Can I Save the Relationship with My Estranged Child?
Sometimes parents do very little to cause an estrangement. And sometimes they do a lot . . .
Ralph wanted my help reconciling with his estranged son, but he didn’t like my advice. He didn’t believe that his son’s view of him, however harsh, might have a little truth to it. In reality, I thought his son’s assessment was more than a little true: Ralph was a gruff, self-centered Modesto developer who took his own opinions way too seriously. He expected a level of gratitude and deference from his son that was never going to happen. Ever. Especially challenging was Ralph’s belief that the amount of financial help he’d provided his son afforded him the right to dictate the terms of the relationship.
Frank told me that he had grown up feeling controlled and dominated by his father. Among other things, Ralph was critical of Frank’s desire to get an undergraduate degree in the humanities; he threatened to cut off his college funding if Frank didn’t study something practical that could, as he put it, “actually support a family.” Frank’s temperament was more like his mother’s—bookish, reclusive, drawn to the arts. While he ended up getting a BS in business, he went back to school for an MA in English lit shortly after. He had worked hard in his own therapy to stand up to his father’s demands for time and availability. He’d also made it clear to his dad that there was no way he was going to give back an inch of that hard-won territory.
In my initial meeting with Frank he described feeling close to his mother but a constant disappointment to his father. It wasn’t until he got into therapy that he began to connect his feelings of unworthiness to his relationship with his dad. “I just don’t want to walk around feeling like that anymore. It sucks. I’m through with him treating me like that person. I feel a lot less stressed since I’ve cut off contact with him. I’m fine having a relationship with my mom, but she pretty much does whatever he says. You’ve met my father, so you probably get it.”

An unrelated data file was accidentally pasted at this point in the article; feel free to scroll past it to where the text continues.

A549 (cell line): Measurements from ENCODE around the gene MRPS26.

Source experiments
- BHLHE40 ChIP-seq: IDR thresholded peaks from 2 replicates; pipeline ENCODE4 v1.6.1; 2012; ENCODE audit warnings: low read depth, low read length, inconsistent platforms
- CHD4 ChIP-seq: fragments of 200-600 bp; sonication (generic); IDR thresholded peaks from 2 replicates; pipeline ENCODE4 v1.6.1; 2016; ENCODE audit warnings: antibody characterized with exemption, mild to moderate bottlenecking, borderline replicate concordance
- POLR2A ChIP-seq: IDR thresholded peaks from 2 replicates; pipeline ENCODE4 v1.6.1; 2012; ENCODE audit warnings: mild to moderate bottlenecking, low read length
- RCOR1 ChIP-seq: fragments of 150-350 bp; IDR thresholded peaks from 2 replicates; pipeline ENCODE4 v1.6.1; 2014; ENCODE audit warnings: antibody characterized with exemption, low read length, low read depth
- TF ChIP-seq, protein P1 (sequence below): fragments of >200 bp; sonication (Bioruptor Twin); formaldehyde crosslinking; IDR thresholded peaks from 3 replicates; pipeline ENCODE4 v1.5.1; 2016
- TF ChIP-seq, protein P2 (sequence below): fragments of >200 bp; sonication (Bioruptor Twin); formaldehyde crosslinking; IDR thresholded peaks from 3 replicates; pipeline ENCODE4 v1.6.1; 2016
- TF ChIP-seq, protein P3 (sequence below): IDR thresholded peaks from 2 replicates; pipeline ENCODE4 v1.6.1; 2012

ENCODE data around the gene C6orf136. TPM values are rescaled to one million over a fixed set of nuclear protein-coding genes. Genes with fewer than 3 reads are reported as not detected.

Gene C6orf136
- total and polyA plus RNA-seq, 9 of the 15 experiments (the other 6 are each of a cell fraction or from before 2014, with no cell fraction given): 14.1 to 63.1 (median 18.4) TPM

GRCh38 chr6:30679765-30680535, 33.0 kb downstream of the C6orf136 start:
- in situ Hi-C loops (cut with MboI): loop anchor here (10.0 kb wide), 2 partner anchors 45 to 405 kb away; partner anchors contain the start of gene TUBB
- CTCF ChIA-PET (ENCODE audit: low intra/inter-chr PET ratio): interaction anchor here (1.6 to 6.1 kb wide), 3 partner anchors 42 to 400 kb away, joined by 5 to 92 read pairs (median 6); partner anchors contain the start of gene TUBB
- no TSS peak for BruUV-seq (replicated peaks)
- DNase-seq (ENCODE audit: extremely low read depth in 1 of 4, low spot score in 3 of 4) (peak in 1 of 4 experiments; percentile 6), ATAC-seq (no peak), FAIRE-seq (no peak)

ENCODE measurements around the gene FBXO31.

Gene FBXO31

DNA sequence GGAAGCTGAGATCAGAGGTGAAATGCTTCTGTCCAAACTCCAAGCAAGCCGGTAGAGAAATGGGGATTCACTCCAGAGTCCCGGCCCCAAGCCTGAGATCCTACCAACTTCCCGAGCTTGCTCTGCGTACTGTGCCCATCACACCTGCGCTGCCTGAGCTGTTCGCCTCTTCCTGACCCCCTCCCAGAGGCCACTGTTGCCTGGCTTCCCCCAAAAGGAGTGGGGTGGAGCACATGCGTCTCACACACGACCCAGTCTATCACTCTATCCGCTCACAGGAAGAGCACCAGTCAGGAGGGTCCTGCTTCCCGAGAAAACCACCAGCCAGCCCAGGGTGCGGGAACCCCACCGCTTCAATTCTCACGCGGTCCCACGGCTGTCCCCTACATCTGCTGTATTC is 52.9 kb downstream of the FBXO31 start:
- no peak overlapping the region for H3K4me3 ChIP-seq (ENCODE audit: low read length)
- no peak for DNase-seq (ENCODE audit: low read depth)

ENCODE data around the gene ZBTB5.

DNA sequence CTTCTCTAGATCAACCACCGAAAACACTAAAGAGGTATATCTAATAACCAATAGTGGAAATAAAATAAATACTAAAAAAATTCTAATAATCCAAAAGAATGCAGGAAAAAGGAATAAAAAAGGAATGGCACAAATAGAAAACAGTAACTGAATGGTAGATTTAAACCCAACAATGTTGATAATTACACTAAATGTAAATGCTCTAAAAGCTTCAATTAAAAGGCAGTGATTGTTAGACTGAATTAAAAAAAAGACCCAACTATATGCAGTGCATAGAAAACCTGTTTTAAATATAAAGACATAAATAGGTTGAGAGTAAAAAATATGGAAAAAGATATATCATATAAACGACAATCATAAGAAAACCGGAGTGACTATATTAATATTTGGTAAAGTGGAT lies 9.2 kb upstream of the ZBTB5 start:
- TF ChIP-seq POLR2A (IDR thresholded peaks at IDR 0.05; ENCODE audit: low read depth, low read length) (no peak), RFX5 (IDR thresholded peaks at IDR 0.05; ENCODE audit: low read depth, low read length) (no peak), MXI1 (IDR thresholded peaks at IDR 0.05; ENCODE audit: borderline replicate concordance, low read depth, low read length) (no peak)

I got it.
My work with estranged families typically takes place over two to five sessions. Most of the time parents contact me because they have no contact with their adult child and want strategies to pursue reconciliation. In our initial meeting, I ask about their own childhood history, so I can learn about experiences they may be repeating or that may continue to influence them. I also take a thorough developmental history of their adult child from the parent’s perspective, which includes the child’s academic performance, social life, drug and alcohol use or abuse, prior or current therapy, learning disabilities, temperament, and psychiatric issues. While I don’t expect parents to be diagnosticians, I want to gain a sense of how they understand their child’s strengths, vulnerabilities, temperament, level of insight, and self-reflection.
Of course the parent’s view is sometimes colored by the limitations imposed by their own childhood history, their history of interactions with the child, and whatever other vulnerabilities or limitations they bring to the table. So a parent might wrongly assert that his or her adult child is overly sensitive or defensive because they can’t see how much defensiveness they provoke.
In my initial meeting I suggested that Ralph consider making amends to his son. I stressed that Frank himself had indicated that the relationship wouldn’t move forward unless his father could more deeply address his feelings about their relationship. It was clear that since childhood, Frank had felt controlled or criticized by his father.
“I have nothing to apologize for,” Ralph said, annoyed. “He went to a good school and didn’t have to pay a dime for it. I bought him and his wife a house; she won’t even talk to me. I have money set aside so my grandchildren will have their college paid for. And now I’m not even allowed to see them. What exactly am I supposed to be sorry for again? I’ve got an idea: How about he apologizes to me for cussing me out the last time I was there?”
“Sounds like you did do a lot for him,” I said. “I agree.” And I did agree. But the exchange rate on parental investment has weakened over the past half century. Parents, for better or worse, can no longer demand contact as a return on time and money spent. Like many parents, Frank wasn’t factoring that into his expectations.